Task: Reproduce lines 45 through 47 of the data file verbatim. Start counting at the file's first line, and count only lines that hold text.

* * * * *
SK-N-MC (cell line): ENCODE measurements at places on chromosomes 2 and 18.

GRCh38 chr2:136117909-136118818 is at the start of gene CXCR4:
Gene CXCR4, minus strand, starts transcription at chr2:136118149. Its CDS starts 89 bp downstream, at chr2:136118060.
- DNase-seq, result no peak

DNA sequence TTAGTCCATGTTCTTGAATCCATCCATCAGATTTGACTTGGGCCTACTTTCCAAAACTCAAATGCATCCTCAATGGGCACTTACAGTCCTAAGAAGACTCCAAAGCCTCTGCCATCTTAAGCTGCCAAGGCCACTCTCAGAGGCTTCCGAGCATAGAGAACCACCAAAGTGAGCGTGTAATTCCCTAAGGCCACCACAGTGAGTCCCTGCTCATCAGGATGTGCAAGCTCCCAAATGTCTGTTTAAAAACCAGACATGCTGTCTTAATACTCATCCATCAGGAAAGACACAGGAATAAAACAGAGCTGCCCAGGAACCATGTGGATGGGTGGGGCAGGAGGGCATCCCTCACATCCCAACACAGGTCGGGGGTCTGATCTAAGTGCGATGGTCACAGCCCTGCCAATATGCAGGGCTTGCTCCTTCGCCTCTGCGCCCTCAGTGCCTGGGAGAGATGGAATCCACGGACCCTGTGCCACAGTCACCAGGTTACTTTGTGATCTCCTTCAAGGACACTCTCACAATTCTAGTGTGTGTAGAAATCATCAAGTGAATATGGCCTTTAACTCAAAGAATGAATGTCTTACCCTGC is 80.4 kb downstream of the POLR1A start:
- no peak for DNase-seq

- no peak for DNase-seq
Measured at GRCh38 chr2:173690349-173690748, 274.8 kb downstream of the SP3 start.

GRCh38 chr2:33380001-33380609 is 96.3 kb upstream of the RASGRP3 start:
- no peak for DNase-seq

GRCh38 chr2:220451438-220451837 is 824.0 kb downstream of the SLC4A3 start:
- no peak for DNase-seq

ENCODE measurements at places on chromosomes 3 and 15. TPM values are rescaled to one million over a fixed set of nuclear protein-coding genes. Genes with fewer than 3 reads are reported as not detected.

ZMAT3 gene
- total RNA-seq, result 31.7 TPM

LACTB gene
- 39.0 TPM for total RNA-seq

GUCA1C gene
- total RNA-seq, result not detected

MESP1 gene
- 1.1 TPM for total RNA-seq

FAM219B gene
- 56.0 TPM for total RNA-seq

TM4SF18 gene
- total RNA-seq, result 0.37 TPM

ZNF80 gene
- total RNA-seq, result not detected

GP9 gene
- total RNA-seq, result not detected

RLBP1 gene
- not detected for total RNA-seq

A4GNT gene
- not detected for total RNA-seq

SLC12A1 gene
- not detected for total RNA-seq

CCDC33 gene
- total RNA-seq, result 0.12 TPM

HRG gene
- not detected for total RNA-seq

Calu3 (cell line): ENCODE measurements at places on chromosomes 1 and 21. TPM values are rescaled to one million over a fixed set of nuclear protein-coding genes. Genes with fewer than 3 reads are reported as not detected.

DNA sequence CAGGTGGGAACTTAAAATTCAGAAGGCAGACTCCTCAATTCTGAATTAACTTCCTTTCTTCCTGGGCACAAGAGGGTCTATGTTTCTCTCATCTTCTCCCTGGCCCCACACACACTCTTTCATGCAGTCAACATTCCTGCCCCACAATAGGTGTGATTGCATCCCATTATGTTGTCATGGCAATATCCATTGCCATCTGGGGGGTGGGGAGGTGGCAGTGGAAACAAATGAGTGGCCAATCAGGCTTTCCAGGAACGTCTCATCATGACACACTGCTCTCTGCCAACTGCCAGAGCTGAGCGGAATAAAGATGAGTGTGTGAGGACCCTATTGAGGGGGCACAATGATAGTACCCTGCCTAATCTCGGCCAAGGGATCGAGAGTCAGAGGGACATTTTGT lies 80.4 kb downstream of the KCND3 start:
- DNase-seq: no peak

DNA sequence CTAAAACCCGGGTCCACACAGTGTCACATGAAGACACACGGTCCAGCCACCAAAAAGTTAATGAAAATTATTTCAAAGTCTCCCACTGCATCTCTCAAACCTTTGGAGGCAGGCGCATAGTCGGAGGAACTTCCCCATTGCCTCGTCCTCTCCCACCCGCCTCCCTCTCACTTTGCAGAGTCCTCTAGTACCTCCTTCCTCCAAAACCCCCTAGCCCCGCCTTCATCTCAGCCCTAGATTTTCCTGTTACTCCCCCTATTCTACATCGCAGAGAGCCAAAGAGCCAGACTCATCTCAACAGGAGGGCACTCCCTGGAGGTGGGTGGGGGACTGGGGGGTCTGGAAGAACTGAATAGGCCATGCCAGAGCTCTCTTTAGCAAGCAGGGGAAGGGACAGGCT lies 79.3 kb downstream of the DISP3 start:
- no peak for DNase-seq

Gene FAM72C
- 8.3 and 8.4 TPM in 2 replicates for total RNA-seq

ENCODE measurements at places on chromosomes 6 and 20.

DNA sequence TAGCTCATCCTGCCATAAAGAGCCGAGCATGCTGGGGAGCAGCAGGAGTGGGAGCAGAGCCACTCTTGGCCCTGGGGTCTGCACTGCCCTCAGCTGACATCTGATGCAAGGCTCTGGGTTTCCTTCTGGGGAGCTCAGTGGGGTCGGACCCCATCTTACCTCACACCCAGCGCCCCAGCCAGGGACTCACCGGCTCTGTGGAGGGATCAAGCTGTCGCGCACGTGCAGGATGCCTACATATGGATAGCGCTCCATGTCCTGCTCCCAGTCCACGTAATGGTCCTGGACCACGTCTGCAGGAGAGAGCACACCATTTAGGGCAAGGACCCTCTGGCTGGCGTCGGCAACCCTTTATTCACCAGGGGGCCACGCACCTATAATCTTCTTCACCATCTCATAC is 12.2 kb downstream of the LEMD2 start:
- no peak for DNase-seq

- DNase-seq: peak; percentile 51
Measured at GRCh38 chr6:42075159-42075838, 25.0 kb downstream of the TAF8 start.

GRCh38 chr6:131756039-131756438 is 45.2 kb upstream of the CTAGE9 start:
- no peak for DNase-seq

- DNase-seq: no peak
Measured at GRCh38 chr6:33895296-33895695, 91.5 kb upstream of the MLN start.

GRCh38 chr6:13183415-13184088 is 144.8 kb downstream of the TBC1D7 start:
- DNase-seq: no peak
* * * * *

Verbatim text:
Gene FAM72C
- 8.3 and 8.4 TPM in 2 replicates for total RNA-seq

ENCODE measurements at places on chromosomes 6 and 20.